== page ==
“Want a joint”?
It seems counterintuitive that alcohol remains legal in every state of the U.S. while marijuana is still completely illegal in 21 states and at the federal level. Offering a joint to your guest when they arrive for a dinner party may not be as commonplace as offering them a drink, but its safe to say that marijuana and alcohol are the most popular escapes for the daily stresses of life. Even more, both have their share of use in human history, Egyptian builders had rations of beer, and marijuana crops were some of mankind’s first, going back some 12,000 years. There is some more recent history about these two popular party activities.
Some of the consequences to those party activities say a lot about why some states are moving towards legalizing marijuana. Alcohol was responsible for 88,000 deaths from 2006-2010. Marijuana is reportedly not responsible for any deaths during the same four-year period. Driving under the influence of marijuana increases your risk of having an accident by 83%. Which is not good but, driving with a blood alcohol level of just .05, increases your risk of an accident by 575%. Two thirds of domestic abuse cases involve alcohol, while a recent study showed that couples who have been smoking marijuana could decrease the likelihood of violence.
Despite these facts that would seem to point to alcohol being the more dangerous recreational substance, there are still those that would say marijuana is worse and should not be legalized. With more and more states moving towards the decriminalizing or legalizing marijuana, we will soon see just what affect this may have on the US.
Dumber and the Internet
It seems counterintuitive that this thing that we have created, the internet, could be making us dumber. We have all heard the saying “I’ll google it”, and maybe some have even contemplated the implications of that statement. It sounds so good, like, I don’t know the answer, but I can find out quickly. It is as if some how the fact that we can perform a google search somehow makes us more resourceful. Or maybe it just makes us less accountable, less likely to master some content that we find interesting.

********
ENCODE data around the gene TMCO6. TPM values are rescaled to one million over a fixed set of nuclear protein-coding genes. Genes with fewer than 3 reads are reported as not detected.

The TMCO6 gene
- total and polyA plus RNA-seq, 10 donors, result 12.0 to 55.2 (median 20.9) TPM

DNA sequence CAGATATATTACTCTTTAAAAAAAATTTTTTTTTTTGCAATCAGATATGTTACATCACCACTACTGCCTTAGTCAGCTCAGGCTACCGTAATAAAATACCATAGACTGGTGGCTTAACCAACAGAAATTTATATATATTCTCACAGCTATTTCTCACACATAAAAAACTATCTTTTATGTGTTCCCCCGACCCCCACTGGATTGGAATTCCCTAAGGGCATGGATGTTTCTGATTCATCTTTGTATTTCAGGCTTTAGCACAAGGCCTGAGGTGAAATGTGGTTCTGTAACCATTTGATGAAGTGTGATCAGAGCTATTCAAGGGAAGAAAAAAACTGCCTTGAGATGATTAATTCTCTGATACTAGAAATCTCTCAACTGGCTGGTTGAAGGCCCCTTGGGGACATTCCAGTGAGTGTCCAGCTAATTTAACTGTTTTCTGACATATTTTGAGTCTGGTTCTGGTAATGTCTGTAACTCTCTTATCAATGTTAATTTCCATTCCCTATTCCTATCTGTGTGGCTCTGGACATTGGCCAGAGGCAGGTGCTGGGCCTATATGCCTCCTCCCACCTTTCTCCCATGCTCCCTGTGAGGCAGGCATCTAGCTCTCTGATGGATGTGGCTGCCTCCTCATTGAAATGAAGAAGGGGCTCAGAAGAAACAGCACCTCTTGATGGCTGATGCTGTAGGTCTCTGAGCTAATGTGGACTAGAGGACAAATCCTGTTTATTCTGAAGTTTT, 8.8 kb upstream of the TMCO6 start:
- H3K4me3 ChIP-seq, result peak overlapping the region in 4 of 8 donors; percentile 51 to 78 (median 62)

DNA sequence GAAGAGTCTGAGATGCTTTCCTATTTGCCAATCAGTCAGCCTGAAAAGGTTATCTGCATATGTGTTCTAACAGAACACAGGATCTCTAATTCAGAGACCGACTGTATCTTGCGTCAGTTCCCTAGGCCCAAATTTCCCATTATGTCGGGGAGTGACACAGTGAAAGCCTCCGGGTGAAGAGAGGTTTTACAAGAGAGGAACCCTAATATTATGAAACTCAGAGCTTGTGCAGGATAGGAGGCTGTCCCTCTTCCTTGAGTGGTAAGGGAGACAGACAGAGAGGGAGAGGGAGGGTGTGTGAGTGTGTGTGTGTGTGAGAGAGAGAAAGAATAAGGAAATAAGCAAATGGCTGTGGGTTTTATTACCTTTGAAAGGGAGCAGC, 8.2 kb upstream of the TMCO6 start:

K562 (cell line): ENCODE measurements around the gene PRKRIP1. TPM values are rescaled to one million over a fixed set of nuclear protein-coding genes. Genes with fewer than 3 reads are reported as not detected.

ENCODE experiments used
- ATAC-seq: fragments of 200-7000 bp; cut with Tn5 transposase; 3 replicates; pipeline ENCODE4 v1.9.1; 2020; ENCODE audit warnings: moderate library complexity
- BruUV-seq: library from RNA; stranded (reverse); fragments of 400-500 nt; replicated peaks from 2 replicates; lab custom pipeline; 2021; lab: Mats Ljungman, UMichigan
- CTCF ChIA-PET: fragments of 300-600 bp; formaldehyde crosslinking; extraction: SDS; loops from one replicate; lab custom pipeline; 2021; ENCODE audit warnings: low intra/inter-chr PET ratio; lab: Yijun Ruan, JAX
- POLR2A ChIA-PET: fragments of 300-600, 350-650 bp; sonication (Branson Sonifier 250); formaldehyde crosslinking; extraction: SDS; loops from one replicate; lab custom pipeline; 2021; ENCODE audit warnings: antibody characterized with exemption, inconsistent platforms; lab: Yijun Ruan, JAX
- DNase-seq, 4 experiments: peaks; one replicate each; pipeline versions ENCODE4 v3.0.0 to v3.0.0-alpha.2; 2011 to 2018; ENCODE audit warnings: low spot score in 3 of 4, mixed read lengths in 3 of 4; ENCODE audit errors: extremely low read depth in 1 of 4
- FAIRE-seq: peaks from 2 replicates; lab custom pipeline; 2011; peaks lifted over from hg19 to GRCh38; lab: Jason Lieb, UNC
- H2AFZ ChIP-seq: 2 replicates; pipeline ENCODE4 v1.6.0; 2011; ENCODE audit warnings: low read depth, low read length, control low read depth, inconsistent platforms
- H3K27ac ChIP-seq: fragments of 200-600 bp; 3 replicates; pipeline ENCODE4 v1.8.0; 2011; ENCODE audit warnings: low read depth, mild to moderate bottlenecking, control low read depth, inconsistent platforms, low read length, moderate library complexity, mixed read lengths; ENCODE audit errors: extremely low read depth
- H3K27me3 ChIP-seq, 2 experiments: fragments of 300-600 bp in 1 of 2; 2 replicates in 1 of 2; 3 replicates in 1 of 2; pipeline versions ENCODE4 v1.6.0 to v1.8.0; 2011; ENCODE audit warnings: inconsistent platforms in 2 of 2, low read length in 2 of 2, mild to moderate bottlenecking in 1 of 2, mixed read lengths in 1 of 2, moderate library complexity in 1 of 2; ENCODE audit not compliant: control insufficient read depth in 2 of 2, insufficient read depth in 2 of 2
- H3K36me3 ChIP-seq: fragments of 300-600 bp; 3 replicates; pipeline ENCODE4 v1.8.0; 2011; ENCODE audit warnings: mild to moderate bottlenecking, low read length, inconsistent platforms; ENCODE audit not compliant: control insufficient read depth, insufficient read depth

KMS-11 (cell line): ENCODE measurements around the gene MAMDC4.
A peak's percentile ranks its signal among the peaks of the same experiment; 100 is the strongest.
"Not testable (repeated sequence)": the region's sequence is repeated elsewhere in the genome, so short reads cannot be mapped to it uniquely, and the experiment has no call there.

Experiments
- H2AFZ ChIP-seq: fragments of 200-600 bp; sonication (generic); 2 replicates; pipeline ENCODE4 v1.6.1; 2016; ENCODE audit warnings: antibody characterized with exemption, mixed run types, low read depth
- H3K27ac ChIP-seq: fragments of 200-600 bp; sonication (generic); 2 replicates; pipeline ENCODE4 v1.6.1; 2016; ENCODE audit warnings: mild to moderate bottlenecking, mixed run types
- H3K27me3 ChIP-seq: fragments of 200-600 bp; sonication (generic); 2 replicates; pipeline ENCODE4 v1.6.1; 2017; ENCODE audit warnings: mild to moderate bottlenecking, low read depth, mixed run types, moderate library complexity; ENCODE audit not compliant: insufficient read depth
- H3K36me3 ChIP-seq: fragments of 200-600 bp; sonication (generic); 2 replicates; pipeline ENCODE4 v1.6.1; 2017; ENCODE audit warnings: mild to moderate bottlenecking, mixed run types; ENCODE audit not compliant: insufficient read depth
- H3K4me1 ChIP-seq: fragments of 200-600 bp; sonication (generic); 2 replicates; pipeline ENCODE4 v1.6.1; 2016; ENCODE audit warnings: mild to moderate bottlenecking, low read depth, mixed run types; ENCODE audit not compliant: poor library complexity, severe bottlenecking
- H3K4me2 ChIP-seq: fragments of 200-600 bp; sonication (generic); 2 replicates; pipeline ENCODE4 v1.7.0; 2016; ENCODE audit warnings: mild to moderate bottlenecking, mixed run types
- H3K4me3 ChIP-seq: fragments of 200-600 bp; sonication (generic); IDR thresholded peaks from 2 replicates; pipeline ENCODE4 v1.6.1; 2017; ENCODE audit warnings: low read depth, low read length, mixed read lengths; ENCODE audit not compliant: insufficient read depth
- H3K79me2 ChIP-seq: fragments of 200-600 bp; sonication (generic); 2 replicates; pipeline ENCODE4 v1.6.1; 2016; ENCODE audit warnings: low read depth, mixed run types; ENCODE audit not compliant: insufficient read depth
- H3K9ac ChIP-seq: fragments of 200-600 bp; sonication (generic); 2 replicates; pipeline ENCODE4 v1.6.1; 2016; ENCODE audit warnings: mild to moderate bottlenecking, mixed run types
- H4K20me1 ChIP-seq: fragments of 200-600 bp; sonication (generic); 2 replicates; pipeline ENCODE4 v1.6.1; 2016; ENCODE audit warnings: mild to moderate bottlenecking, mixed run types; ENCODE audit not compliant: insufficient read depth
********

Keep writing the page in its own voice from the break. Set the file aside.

Now why would we be less likely to master such content, one study done at UCLA in 2008, showed what happens to our brain during a google search and found that there was more activity in the pre-frontal cortex. More activity should be a good thing but the other side of this is that the brain in working overtime to sort the information presented. One web page may contain 100’s of hyperlinks and each time we encounter one we must decide; should I click on that? And just this simple distraction, occurring repeatedly, keeps us from really getting into whatever material we were searching for in the first place.
We learn by making connections in our brain, called synapses. Using the internet is rewiring our brains and making it harder for us to make these synapses, making it harder to comprehend and retain information.
It seems counterintuitive that less is more, but today that may never be more true than ever. In a world of online shopping, people can partake in virtual shopping 24 hours a day. We are buying more and more “stuff” and maybe simply because we can. What happens when all this stuff actually takes away from our quality of life? At what point does worrying about setting up that new tech that we just had to have, and syncing the old tech with the new tech, stop helping and start hurting?
In a study done at UCLA, 32 middle class families were studies and they found that all the mother’s cortisol levels spiked when dealing with their belongings. In the US we have an 22 billion dollar industry solely responsible for storing all this “stuff” that we needed so badly. We are consuming more than ever and this over-consumption has implications beyond our own personal health and extends to the world.
There is a trend starting though to live small. A trend that may just save us all.